State television’s coverage of the current presidential campaign, in which it has given far more airtime to the president than his rivals, violates the law and undermines the fairness of the elections, says Poland’s commission for human rights.
“The public broadcaster is not complying with its statutory principle of pluralism, impartiality, balance and independence in presenting the election campaign,” says commissioner Adam Bodnar.
He notes that, according to information published by state broadcaster TVP itself, it has devoted by far the most airtime to the election committee of incumbent Andrzej Duda, who is supported by the ruling Law and Justice (PiS) party. In February, each candidate’s committee received:
- Andrzej Duda: 1 hour 35 minutes
- Małgorzata Kidawa-Błońska (Civic Platform, the largest opposition party): 30 minutes, 33 seconds
- Krzysztof Bosak (far-right Confederation): 19 minutes, 47 seconds
- Władysław Kosiniak-Kamysz (agrarian Polish People’s Party): 15 minutes, 22 seconds
- Szymon Hołownia (independent): 5 minutes 37 seconds
- Robert Biedroń (The Left): 44 seconds
Bodnar also noted that, in addition to designated campaign airtime, Duda and his chancellery have received a large amount of further coverage during the campaign. In March this amounted to over 22 hours on the state news channel, TVP Info.
This lack of balance is a “violation of the electoral code”, says Bodnar. It is even more dangerous in current conditions, he notes, because the coronavirus lockdown has prevented public gatherings and restricted movement. This has made in-person forms of campaigning impossible.
In March, an opposition-nominated member of National Media Council (RMN), which oversee public media, called on the broadcasting regular to take action against public media’s biased coverage. They have become “part of the propaganda machine of Andrzej Duda, thus threatening democratic procedures,” wrote Juliusz Braun.
Earlier this year, Duda signed controversial legislation that granted public media an additional 2 billion zloty funding for 2020. Critics argued that he and the government were effectively using public money to support his own reelection bid. PiS argued that public media perform a vital social function and would struggle financially without the funding boost.
Under the current government, public media have not only provided disproportionate airtime to the ruling camp, but have also presented coverage, especially in news reports, that praises PiS and promotes its narrative while criticising the party’s opponents.
Following last year’s parliamentary elections, observers from the OSCE warned that “a lack of impartiality in the media, especially the public broadcaster…undermined voters ability to make an informed choice…[and] amplified the advantage of the ruling party”.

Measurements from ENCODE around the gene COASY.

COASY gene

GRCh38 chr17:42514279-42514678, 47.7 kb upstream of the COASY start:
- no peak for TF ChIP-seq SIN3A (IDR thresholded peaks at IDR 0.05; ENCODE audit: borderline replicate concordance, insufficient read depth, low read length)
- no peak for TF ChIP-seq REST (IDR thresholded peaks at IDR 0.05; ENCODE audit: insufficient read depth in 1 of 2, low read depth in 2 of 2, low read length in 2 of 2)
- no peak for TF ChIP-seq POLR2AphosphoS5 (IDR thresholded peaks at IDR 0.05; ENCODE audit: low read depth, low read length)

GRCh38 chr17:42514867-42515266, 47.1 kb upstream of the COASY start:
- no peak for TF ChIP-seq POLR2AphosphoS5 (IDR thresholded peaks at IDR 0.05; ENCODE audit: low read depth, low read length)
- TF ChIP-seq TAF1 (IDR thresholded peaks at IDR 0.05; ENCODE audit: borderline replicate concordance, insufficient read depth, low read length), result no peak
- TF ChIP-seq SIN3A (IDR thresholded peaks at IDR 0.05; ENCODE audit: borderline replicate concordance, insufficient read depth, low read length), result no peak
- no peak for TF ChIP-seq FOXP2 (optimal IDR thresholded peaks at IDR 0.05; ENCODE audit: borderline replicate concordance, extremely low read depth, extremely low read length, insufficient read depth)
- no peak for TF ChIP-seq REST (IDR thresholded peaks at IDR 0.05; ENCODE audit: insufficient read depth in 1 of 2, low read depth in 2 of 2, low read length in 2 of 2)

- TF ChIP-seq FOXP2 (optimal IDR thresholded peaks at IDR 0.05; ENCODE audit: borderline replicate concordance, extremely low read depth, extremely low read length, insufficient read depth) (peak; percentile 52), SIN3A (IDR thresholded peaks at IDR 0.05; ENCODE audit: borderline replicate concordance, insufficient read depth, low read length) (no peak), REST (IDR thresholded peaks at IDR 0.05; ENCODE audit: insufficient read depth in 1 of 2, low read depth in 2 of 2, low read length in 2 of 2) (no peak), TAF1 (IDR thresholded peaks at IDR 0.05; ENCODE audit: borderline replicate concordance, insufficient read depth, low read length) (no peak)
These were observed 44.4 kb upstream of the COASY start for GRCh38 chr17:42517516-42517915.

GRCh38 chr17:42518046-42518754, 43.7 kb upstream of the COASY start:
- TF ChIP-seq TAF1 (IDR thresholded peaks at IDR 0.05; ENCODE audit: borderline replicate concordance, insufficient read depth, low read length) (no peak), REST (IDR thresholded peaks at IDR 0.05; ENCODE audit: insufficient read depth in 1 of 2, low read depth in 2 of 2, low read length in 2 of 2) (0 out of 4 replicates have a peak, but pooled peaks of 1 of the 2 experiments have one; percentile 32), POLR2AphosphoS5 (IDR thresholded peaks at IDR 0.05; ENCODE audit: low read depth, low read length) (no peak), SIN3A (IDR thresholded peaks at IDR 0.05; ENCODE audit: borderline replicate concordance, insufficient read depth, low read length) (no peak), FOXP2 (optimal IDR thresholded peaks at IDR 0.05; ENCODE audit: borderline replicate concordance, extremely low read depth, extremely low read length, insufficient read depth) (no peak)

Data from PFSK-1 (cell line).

This year’s World Press Freedom Index, published two weeks ago, saw Poland fall to its lowest ever position. Reporters Without Borders, which compiles the ranking, noted that the public media in Poland have been “transformed into government propaganda mouthpieces”.
Poland’s Broadcasting Law requires public media, which are owned and funded by the state, to be “pluralistic, impartial, balanced and independent” in their coverage.
Yet PiS and its supporters argue that public media have always been under the influence of whichever party is in power. Moreover, they claim that Poland’s private media overwhelmingly favour the current opposition, and that therefore, by presenting the government’s position, public broadcasters provide balance.
Bodnar, who was appointed as human rights commission in 2015 under the previous government, has often come into conflict with PiS, who claim that his criticism is politically motivated. Last year, the head of the prime minister’s chancellery, Michał Dworczyk, said that Bodnar was part of a “political struggle” against the ruling camp.
In 2018, Bodnar won the Rafto Prize, Norway’s top human rights award. The committee praised his “crucial role in safeguarding human rights in Poland”, including “defending democracy, judicial independence and minorities…in the face of current political developments”.
Main image credit: Eliza Radzikowska-Białobrzewska/KPRP (under public domain)
Daniel Tilles is editor-in-chief of Notes from Poland and assistant professor of history at the Pedagogical University of Krakow. He has written on Polish affairs for a wide range of publications, including Foreign Policy, POLITICO Europe, The Independent and Dziennik Gazeta Prawna.